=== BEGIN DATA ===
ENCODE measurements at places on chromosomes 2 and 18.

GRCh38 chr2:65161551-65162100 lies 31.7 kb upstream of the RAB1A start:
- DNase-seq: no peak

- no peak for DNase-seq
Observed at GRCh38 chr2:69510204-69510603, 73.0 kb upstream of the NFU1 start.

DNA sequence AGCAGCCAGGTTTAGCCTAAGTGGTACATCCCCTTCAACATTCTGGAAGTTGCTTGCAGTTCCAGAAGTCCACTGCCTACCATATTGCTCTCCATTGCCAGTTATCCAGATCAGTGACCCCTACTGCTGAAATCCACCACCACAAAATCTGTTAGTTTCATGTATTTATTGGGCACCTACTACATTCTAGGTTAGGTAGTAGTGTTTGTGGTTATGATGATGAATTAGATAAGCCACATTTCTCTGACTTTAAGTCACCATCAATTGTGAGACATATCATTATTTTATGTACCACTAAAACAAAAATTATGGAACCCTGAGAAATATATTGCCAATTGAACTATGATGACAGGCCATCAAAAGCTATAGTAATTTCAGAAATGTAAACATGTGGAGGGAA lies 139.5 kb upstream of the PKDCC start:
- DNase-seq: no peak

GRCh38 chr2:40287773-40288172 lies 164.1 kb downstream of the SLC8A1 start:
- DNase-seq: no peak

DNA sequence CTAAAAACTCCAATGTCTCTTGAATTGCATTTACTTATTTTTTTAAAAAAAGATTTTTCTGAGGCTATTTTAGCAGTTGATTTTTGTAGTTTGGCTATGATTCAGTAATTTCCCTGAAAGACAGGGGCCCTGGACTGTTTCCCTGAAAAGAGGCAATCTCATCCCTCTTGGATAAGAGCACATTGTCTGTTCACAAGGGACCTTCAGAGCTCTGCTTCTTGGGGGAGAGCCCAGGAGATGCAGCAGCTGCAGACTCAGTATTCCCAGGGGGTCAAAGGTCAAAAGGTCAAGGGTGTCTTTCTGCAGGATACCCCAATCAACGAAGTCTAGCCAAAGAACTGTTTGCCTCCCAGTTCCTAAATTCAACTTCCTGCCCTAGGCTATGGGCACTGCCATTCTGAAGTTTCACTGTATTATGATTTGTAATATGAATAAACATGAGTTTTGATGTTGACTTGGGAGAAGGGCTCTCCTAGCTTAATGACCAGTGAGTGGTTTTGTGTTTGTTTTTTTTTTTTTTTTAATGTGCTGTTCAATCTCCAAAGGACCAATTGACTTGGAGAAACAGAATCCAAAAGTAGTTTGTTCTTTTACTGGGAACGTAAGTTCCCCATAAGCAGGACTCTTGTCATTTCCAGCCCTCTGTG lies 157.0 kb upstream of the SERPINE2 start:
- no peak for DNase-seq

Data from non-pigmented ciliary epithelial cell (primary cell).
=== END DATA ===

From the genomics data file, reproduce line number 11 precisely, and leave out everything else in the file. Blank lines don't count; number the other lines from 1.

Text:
- no peak for DNase-seq